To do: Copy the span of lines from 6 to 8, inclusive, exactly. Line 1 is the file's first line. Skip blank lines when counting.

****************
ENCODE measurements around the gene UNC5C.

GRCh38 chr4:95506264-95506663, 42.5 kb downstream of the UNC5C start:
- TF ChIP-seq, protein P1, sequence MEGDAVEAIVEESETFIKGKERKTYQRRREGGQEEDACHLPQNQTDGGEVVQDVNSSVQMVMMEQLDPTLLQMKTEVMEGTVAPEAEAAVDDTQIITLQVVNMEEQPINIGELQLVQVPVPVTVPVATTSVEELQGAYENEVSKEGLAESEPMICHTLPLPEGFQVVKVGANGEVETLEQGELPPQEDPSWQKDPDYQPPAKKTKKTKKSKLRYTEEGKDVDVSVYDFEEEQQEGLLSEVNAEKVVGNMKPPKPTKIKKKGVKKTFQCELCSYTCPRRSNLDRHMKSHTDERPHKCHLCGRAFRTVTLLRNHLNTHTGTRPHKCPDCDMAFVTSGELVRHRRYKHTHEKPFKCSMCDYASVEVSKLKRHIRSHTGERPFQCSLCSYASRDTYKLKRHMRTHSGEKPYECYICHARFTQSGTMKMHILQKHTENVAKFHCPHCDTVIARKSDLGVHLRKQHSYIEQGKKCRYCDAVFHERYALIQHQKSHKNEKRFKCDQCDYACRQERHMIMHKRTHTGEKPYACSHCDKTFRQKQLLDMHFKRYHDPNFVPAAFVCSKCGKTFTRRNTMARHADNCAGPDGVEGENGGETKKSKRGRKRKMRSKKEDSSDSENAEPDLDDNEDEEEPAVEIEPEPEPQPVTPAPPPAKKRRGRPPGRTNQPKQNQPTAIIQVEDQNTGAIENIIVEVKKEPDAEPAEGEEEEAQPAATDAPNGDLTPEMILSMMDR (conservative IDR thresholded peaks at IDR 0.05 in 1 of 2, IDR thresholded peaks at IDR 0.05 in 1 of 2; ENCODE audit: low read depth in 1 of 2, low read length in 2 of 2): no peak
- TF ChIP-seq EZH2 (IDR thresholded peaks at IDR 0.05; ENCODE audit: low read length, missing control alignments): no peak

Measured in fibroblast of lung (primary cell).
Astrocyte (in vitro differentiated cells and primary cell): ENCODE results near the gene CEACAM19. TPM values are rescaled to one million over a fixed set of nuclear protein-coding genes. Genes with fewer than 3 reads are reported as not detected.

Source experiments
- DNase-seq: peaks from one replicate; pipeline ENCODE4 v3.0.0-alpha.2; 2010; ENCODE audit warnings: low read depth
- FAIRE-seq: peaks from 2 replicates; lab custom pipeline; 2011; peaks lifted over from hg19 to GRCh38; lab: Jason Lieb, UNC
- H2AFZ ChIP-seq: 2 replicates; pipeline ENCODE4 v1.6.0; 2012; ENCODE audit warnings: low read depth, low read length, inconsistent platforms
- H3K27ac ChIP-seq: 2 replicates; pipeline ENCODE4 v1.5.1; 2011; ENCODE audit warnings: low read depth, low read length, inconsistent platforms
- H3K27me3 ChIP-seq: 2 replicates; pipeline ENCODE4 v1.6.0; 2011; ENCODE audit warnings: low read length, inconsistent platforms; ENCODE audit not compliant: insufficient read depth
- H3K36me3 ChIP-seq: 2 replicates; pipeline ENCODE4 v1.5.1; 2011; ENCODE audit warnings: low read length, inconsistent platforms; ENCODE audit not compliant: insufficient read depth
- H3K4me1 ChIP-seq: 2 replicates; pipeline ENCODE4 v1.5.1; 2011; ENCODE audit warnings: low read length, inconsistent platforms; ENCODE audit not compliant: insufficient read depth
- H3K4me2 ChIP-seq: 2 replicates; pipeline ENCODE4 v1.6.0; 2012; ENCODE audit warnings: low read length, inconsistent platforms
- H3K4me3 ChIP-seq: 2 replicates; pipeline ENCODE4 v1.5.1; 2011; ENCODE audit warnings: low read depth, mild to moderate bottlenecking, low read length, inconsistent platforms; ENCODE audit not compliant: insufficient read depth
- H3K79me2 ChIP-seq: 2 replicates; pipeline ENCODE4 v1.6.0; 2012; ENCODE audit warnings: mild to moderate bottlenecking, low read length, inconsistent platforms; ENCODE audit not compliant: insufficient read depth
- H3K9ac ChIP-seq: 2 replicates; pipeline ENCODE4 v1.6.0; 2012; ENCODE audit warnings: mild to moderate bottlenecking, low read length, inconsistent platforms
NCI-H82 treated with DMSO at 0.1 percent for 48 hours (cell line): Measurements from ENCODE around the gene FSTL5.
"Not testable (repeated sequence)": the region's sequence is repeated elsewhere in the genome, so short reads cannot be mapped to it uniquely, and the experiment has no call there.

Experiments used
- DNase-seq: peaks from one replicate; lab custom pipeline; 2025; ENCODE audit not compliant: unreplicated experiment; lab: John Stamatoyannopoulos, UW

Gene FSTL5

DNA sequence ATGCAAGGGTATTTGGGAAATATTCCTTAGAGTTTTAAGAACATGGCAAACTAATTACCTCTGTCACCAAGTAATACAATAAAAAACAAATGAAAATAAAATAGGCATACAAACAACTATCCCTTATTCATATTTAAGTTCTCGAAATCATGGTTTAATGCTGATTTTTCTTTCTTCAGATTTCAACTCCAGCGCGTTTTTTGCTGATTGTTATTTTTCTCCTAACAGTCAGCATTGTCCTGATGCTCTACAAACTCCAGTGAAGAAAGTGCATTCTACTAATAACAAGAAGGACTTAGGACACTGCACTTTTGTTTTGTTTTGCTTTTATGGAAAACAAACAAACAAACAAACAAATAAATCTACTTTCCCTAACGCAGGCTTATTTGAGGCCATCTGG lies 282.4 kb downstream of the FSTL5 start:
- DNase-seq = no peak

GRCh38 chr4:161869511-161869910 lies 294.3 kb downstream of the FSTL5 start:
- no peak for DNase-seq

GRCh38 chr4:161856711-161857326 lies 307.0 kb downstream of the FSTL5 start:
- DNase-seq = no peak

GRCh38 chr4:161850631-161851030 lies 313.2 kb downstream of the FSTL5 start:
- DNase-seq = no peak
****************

Astrocyte (in vitro differentiated cells and primary cell): ENCODE results near the gene CEACAM19. TPM values are rescaled to one million over a fixed set of nuclear protein-coding genes. Genes with fewer than 3 reads are reported as not detected.

Source experiments
- DNase-seq: peaks from one replicate; pipeline ENCODE4 v3.0.0-alpha.2; 2010; ENCODE audit warnings: low read depth